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Thursday, November 20, 2008

Comments

Telemachus

Well, I've read this speech fairly carefully, and the word "prophetic" may be a little strong. It's prophetic in the sense that saying "Ya know, it can't keep going like this" is prophetic, but not like "I anticipate an economic recession in the late 2000's." Rather, the Pope as Cardinal Ratzinger simply pointed out that economic activity devoid of morals and ethics cannot stand. Perhaps this was original in 1985, but I don't think it is nowadays (at least among people who count).

But of course, I'm glad this speech got unearthed and given attention. As always, B16 has a way of getting straight to the heart of the matter with very little fluff and very much scholarship. Marxism and Capitalism have the same axioms, as well as the same goals: scourge the world of religion and usher in a utopia of Rational Man. Silliness.

In terms of Catholic thought and economics, I'm heartened and disheartened. I read that the American bishop's council recently wrote a letter to Obamarama to let him know that they were ready to help him with solving social problems by pushing for "universal health-care." What are they thinking!? However, in a recent sermon, our local priest was talking about the world-wide economic down-turn and brought up the idea that free-functioning economic systems are not intrisically immoral, but rather that virtue is required in order to make these things work. This was a welcome observation. I'm weary (and wary) of Catholics who seem to think "Catholic social justice" = "Marxist Communism with a twist of Christ."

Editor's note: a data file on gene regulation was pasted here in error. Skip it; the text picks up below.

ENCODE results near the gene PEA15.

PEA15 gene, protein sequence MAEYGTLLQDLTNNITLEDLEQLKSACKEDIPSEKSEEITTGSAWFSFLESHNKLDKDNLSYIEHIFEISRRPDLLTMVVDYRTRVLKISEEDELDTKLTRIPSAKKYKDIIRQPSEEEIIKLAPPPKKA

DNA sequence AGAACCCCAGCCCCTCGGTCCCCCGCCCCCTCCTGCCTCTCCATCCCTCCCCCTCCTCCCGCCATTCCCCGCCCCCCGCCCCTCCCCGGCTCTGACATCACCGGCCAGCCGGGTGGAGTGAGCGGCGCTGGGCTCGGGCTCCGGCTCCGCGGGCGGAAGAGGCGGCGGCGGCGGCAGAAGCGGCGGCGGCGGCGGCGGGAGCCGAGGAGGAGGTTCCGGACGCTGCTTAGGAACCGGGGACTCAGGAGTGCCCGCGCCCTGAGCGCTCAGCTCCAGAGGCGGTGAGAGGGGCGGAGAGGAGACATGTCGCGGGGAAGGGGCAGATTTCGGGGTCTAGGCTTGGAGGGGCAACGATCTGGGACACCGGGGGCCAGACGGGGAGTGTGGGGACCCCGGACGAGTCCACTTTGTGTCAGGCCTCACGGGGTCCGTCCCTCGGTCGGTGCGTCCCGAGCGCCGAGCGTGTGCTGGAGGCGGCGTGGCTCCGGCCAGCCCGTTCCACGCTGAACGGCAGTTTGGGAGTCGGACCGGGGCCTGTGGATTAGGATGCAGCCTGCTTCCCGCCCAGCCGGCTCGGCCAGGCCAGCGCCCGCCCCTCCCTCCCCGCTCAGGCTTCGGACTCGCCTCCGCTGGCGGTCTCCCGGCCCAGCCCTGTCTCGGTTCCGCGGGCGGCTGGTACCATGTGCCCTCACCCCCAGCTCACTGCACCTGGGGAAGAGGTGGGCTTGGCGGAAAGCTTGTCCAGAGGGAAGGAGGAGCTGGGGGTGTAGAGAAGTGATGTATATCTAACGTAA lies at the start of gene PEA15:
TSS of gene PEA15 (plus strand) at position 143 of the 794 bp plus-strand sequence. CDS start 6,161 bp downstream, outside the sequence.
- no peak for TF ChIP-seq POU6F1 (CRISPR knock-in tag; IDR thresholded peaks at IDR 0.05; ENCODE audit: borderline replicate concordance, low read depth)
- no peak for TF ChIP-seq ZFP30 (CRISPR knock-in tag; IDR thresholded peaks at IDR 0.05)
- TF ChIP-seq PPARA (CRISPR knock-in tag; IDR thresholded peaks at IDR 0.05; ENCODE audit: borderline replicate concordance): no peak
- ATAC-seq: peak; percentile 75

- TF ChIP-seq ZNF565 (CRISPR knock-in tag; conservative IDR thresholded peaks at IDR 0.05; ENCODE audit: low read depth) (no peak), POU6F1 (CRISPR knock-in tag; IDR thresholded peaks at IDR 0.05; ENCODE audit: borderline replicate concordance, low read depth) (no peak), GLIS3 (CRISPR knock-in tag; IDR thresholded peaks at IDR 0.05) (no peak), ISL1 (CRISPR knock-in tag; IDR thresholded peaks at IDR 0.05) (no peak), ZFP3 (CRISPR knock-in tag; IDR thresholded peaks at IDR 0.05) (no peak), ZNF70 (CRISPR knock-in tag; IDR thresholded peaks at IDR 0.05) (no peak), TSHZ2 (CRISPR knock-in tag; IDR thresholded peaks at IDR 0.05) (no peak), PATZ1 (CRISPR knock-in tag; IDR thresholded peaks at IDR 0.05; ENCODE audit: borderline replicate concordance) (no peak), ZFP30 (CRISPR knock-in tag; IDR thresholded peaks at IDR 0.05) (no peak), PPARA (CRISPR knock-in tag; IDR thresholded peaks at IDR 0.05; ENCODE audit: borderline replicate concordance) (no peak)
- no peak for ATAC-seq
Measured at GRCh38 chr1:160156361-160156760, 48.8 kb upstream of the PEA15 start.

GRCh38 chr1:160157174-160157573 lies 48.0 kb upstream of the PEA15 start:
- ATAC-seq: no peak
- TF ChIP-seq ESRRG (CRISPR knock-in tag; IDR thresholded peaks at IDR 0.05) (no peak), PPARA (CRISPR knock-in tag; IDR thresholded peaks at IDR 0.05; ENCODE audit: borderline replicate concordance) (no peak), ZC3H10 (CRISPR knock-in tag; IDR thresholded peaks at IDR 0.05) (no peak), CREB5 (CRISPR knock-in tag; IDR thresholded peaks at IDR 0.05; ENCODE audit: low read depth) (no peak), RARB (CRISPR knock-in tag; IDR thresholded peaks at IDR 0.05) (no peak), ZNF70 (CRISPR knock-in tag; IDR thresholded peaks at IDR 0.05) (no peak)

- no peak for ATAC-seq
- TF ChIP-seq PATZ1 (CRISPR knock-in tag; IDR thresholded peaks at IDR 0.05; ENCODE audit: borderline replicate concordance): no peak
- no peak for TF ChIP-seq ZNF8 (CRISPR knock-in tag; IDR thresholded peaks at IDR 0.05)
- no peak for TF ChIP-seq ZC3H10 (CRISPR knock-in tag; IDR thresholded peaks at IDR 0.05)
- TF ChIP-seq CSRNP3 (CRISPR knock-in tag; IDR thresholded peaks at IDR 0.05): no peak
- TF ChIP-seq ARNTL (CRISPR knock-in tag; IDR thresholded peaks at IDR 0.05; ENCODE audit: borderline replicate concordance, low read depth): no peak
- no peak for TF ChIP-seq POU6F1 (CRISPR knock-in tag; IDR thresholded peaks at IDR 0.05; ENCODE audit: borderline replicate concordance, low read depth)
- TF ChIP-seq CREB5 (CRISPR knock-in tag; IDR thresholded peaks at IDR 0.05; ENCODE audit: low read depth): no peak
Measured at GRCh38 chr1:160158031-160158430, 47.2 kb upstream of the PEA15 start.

LJ

-I'm weary (and wary) of Catholics who seem to think "Catholic social justice" = "Marxist Communism with a twist of Christ."-

Absolutely. That article didn't give socialists a lot of comfort, although some have jumped on the article with glee because they think it is just an indictment of capitalism, not having read it I suppose.

The confusion and struggle for some Catholics who are trying to think these issues through carefully and prayerfully I think comes from not understanding that an "economic system" is always an imposition upon economic activity. Without governments, religious leaders, philosophies or systems, people will conduct economic activity anyway. They must in order to live, unless they are totally autonomous and can produce or make everything that they and their family need. This is heart of human activity everywhere.

Free markets are not the same thing as capitalism. Capitalism can exist in varying measure in some strange places where markets are far from free. What free market capitalism depends upon, and I think that Cardinal Ratzinger touched on it, is the tendency of human beings to look after their own self interest. That is it's built in efficiency.

If we set that up as the inviolable end in itself, a kind of radical individualism, and set up the predictability of what human beings will do in self-interest as economic laws, and separate that out has a realm free from moral consideration, then we have the determinism that Cardinal Ratzinger is talking about.

However, there is no contradiction between free economic activity and moral economic activity. That is what those Catholics do not understand or want to understand, who think that Catholic Social Doctrine teaches socialism.

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